There’s no need to update your resume. You don’t even have to interview or accept if you get a call back. Just apply. It will help you remember there are always other options.
Survival Tactic 7: Share the love.
Text another black woman something beautiful about herself. Feed her soul in a way you never tried before. She needs it.
Survival Tactic 8: Break out your calendar.
Schedule that appointment you’ve been putting off. You know the one.
Survival Tactic 9: Be touched.
Let someone touch you intimately but non-sexually. Get your hair washed. Get a massage. Visit a chiropractor. Get a pedicure. Hold hands or lock arms with a friend while you shop.
Survival Tactic 10: Create something beautiful.
Black women gave birth to the entire world. Everything you see around you is a product of you or your ancestors. You were born to create beauty. Don’t deprive the world of what only you can bring to it.
Survival Tactic 11: Be inaccessible.
Last night, after multiple rounds of temper tantrums and testosterone fueled fits in my house full of males, I decided I had had enough. I simply walked into my bedroom and locked the door. Everyone was fed. Everyone was safe. But I was not safe. I was in danger of losing my head. So I became inaccessible.
This isn’t always possible. We do what we have to do. But every now and then, be inaccessible. Come home from work an hour early. Go to lunch and turn your cell phone completely off. Don’t connect to wireless on that flight. Don’t respond to a single text for a weekend.
Survival Tactic 12: Ask for help.
Independent sistas can’t stand this one. Who is helping us? We are doing for everybody else. But there is someone. There always is. Ask.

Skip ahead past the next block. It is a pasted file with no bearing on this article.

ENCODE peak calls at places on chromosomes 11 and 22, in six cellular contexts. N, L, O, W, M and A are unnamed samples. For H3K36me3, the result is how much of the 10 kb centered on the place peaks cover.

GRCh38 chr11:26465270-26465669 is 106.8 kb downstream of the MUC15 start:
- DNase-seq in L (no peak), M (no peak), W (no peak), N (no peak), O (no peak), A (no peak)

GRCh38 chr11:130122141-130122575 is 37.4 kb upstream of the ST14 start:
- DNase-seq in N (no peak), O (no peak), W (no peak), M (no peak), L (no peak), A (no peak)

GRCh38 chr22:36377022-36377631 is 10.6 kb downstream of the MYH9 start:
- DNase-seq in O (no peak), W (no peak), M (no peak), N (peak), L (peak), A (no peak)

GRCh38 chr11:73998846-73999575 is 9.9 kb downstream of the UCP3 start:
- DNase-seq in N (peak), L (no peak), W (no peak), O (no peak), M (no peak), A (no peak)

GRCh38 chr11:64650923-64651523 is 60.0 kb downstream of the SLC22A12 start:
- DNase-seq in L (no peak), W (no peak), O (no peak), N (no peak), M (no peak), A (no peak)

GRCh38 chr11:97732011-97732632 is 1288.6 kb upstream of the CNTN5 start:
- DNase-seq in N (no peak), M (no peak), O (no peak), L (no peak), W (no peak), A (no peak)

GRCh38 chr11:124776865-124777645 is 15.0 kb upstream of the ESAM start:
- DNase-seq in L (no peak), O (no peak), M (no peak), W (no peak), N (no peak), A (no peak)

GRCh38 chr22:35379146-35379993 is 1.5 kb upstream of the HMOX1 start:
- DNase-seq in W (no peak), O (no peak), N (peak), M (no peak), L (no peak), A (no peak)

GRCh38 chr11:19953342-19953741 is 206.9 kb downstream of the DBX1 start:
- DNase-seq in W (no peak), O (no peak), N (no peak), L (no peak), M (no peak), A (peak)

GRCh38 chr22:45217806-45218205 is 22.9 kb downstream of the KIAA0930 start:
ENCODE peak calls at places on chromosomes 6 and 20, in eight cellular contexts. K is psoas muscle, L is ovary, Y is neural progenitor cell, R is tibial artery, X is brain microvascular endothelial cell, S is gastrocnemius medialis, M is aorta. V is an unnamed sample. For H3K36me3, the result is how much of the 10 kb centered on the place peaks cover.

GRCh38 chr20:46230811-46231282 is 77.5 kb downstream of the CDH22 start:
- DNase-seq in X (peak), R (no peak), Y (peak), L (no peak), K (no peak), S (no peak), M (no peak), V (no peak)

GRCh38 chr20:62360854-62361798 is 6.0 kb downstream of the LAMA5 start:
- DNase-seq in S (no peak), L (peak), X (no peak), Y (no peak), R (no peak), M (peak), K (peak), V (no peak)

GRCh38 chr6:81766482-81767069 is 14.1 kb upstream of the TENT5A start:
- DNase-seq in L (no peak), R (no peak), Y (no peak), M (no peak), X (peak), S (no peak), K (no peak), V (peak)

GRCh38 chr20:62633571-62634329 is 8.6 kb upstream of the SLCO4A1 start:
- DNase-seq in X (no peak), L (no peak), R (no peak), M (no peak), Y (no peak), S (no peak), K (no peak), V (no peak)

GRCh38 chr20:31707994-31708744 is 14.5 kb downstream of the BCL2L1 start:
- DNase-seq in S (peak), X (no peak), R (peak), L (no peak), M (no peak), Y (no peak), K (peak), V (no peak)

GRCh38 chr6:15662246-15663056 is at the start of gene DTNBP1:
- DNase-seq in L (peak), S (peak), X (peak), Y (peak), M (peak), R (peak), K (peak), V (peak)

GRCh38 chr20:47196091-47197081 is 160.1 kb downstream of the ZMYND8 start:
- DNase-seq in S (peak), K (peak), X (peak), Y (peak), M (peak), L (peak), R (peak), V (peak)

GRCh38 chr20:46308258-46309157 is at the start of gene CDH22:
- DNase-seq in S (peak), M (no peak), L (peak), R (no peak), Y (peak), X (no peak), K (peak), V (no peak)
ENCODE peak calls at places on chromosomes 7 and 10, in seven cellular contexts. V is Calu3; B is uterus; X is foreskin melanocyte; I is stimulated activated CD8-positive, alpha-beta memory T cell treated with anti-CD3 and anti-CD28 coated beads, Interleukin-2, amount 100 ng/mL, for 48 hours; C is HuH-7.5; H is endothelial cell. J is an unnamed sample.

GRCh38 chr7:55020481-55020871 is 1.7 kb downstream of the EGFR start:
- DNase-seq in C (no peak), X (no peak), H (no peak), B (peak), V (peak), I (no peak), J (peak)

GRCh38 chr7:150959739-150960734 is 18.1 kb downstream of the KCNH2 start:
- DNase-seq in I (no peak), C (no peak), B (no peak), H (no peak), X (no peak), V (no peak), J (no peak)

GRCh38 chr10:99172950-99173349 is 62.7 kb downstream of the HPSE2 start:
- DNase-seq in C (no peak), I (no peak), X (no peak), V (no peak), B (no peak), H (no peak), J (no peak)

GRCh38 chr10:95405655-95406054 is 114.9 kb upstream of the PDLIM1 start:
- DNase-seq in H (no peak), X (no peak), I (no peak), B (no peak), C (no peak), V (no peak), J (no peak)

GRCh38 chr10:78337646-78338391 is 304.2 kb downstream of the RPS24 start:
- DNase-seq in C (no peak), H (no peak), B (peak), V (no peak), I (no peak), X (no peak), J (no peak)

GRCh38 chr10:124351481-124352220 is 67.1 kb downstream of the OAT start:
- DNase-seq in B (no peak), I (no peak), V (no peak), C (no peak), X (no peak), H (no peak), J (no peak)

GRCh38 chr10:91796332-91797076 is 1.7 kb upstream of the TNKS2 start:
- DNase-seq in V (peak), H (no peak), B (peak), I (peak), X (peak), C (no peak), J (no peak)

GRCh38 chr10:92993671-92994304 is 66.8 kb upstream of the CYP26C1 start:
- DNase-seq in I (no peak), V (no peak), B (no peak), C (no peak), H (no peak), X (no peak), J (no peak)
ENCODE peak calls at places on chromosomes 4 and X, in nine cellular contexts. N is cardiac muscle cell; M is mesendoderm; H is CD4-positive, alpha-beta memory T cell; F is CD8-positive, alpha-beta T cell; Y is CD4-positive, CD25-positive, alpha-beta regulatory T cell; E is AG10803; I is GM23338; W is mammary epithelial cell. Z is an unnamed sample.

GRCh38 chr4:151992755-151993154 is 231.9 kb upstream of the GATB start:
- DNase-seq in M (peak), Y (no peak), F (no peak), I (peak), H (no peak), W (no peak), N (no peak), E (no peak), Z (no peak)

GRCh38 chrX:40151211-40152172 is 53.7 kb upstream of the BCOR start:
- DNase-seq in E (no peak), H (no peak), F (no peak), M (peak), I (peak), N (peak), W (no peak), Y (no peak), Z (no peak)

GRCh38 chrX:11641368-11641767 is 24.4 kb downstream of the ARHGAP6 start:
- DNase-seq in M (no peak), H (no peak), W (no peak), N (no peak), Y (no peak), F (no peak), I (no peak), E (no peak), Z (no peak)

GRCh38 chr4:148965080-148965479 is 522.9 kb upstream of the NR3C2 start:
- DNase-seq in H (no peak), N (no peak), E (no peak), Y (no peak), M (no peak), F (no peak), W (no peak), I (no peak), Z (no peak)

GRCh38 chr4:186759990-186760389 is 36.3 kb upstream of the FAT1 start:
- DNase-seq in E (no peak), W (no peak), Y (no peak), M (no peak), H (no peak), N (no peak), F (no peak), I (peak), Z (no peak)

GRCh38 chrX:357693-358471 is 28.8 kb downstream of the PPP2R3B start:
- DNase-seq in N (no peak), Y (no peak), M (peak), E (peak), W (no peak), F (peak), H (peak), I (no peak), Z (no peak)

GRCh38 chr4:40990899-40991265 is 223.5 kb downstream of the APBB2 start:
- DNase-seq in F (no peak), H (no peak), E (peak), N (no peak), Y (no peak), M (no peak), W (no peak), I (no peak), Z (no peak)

Survival Tactic 13: Worship.
Take off the religious cloak. Forget your upbringing. Worship the one you feel in your soul on a primal level. Sing. Dance. Cry. Laugh. Worship.
I worship Christ. I don’t expect others to, nor will I push him on you. But when I’m in a state of worship, it is utterly blissful, and utterly peaceful, and I do not need to carry any burden, including my own. Worship is freedom.
Survival Tactic 14: Be present
Thanksgiving is a big celebration in my family. I went to my sister’s house to visit loved ones, and it was wonderful. Before I went, I decided to be present. I hung up my purse and my cell phone in the closet before the meal and didn’t pick it up until we were about to hop in the car.
For me, this meant conversations were uninterrupted and more meaningful. Food tasted better. I laughed at kids jokes. I was able to catch up with everyone. I didn’t take a single photo of the event. I didn’t need to Google anything. I didn’t need to respond to any texts.
The result? As we drove home I looked at the time and I was shocked. I had totally lost all track of time, and enjoyed every moment. A world with fewer devices is a world with stronger relationships.
Bonus Tactic: Cut your losses.
You know that business “opportunity” that was supposed to make you rich (or at least make ends meet)? That closet full of unsold product from said business? The Prince Charming who made you feel like a princess but now only strips life from your soul? The friendship that became a competition instead of an encouragement?
Let it go. Let it all go. It’s not worth the sacrifice.
These tactics won’t fix your life, but it’s a start toward maintaining your sanity in this volatile world. If there’s one thing that we all know, it’s that black women will make it through to the other side. We will smile at the future. We will keep on. Let’s make that survival worth reaching.
OK sis, what did I miss? What are some of your survival tactics? Please share them!